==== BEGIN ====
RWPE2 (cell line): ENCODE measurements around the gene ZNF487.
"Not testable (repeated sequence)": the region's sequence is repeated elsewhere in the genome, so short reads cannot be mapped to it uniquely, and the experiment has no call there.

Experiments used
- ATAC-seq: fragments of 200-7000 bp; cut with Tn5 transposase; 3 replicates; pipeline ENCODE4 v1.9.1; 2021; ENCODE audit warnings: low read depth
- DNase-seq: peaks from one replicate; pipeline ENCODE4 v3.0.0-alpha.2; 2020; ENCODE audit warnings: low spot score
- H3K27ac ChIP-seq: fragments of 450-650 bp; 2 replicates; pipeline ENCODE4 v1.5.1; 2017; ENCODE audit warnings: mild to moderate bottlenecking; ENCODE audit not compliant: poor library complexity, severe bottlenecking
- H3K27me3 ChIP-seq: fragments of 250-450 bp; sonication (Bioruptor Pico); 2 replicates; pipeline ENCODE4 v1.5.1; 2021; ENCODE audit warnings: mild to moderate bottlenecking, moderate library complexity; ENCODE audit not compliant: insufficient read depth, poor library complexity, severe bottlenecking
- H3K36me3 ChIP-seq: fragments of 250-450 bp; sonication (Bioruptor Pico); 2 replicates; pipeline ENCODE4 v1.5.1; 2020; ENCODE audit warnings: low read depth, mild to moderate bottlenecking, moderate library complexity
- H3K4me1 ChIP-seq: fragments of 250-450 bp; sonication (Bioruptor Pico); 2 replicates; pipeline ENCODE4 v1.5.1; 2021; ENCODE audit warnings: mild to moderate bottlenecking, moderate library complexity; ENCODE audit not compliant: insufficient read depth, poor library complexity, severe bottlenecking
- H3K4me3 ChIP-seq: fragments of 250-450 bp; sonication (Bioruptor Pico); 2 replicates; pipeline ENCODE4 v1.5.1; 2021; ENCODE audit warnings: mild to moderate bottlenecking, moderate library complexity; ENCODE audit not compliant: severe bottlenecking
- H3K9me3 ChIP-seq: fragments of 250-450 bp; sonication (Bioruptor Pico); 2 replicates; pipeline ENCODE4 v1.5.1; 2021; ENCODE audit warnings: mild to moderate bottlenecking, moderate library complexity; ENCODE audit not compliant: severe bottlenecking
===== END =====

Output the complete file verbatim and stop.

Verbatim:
RWPE2 (cell line): ENCODE measurements around the gene ZNF487.
"Not testable (repeated sequence)": the region's sequence is repeated elsewhere in the genome, so short reads cannot be mapped to it uniquely, and the experiment has no call there.

Experiments used
- ATAC-seq: fragments of 200-7000 bp; cut with Tn5 transposase; 3 replicates; pipeline ENCODE4 v1.9.1; 2021; ENCODE audit warnings: low read depth
- DNase-seq: peaks from one replicate; pipeline ENCODE4 v3.0.0-alpha.2; 2020; ENCODE audit warnings: low spot score
- H3K27ac ChIP-seq: fragments of 450-650 bp; 2 replicates; pipeline ENCODE4 v1.5.1; 2017; ENCODE audit warnings: mild to moderate bottlenecking; ENCODE audit not compliant: poor library complexity, severe bottlenecking
- H3K27me3 ChIP-seq: fragments of 250-450 bp; sonication (Bioruptor Pico); 2 replicates; pipeline ENCODE4 v1.5.1; 2021; ENCODE audit warnings: mild to moderate bottlenecking, moderate library complexity; ENCODE audit not compliant: insufficient read depth, poor library complexity, severe bottlenecking
- H3K36me3 ChIP-seq: fragments of 250-450 bp; sonication (Bioruptor Pico); 2 replicates; pipeline ENCODE4 v1.5.1; 2020; ENCODE audit warnings: low read depth, mild to moderate bottlenecking, moderate library complexity
- H3K4me1 ChIP-seq: fragments of 250-450 bp; sonication (Bioruptor Pico); 2 replicates; pipeline ENCODE4 v1.5.1; 2021; ENCODE audit warnings: mild to moderate bottlenecking, moderate library complexity; ENCODE audit not compliant: insufficient read depth, poor library complexity, severe bottlenecking
- H3K4me3 ChIP-seq: fragments of 250-450 bp; sonication (Bioruptor Pico); 2 replicates; pipeline ENCODE4 v1.5.1; 2021; ENCODE audit warnings: mild to moderate bottlenecking, moderate library complexity; ENCODE audit not compliant: severe bottlenecking
- H3K9me3 ChIP-seq: fragments of 250-450 bp; sonication (Bioruptor Pico); 2 replicates; pipeline ENCODE4 v1.5.1; 2021; ENCODE audit warnings: mild to moderate bottlenecking, moderate library complexity; ENCODE audit not compliant: severe bottlenecking